sci16010 — Announcement
Cycle 24 Time Allocation Committee Highlights
12 October 2016
As it does every year in June, the Time Allocation Committee met. More than a hundred astronomers, representatives of a worldwide community of almost 7000, descended on Baltimore for a science-filled week, discussing, arguing and negotiating the most innovative and creative ideas that have been proposed to define Hubble’s scientific legacy. Antonella Nota, HST Project Scientist at STScI, participated as the ESA Observer.
The end result of this dense week is a complete and balanced science program that is presented to the Director of the Space Telescope Science Institute for final acceptance, and is quickly translated into commands to the observatory to fulfil the schedule for the following year.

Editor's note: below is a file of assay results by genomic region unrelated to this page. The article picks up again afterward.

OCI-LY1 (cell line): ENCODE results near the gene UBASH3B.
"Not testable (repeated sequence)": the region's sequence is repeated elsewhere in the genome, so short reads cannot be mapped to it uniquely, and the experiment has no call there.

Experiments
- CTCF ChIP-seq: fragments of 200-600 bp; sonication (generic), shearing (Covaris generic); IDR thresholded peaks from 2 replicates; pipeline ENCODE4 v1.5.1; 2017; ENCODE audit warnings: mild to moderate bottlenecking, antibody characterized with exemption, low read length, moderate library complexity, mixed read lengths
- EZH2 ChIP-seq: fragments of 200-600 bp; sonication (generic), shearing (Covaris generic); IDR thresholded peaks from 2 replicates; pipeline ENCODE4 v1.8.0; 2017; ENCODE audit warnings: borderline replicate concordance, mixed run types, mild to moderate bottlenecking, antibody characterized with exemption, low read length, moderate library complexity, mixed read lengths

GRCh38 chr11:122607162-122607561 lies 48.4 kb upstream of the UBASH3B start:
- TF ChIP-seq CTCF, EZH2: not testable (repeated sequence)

The role of the ESA Observer, together with the NASA Observer, is to follow the process and validate its integrity and fairness, qualities that are the highest priorities for the STScI organizers. ESA supports the participation of a large contingent of European astronomers as part of the process: 29 astronomers from ESA member states were involved in the week long discussion this year, as panel members and panel chairs.
Their collective work started well before the meeting as they were asked to read and assess the many proposals submitted (1094 in Cycle 24). Divided into 15 panels, they then met for an intense three days to identify the best small and medium programs (<75 orbits) in their discipline. All panel Chairs stayed for two additional days to discuss the large proposals and to produce the overall science programme for the upcoming year. At the end, 245 proposals were accepted, totaling 3760 awarded orbits, which started executing in October at the beginning of Cycle 24.
For ESA member state PIs, this was an extraordinarily successful cycle, with a record number of orbits allocated: 36% of the available total and 26% of the proposals.
ESA HST Project Scientist, STScI
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